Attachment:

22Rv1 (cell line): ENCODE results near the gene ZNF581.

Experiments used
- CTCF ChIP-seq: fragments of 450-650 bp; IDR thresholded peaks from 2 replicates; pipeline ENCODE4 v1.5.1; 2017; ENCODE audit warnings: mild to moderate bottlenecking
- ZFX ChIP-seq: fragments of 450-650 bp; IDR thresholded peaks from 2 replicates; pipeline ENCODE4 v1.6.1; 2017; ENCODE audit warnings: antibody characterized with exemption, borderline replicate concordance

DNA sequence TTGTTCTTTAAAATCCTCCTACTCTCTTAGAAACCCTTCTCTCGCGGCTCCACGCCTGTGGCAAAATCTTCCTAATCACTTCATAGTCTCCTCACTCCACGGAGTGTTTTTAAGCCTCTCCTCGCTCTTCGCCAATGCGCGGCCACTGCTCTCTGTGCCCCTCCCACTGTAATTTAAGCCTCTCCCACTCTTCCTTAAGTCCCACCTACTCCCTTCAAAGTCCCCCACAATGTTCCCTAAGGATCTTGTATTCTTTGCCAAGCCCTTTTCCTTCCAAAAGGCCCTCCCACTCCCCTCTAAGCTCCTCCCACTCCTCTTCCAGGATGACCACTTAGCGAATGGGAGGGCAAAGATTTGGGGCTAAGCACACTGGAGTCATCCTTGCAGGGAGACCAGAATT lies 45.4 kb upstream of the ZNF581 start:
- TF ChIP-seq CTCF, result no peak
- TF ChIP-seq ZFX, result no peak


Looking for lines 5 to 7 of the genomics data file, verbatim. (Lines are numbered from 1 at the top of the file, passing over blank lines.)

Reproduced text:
DNA sequence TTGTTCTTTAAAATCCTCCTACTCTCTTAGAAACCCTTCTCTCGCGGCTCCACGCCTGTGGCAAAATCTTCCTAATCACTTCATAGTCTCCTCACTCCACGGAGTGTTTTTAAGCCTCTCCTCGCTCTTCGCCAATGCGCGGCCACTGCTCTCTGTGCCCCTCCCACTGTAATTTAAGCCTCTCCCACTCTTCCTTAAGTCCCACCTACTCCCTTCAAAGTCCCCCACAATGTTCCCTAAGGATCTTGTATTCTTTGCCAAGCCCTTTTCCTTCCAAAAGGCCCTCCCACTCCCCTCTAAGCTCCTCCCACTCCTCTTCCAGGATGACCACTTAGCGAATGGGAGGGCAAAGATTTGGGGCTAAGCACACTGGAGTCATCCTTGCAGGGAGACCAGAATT lies 45.4 kb upstream of the ZNF581 start:
- TF ChIP-seq CTCF, result no peak
- TF ChIP-seq ZFX, result no peak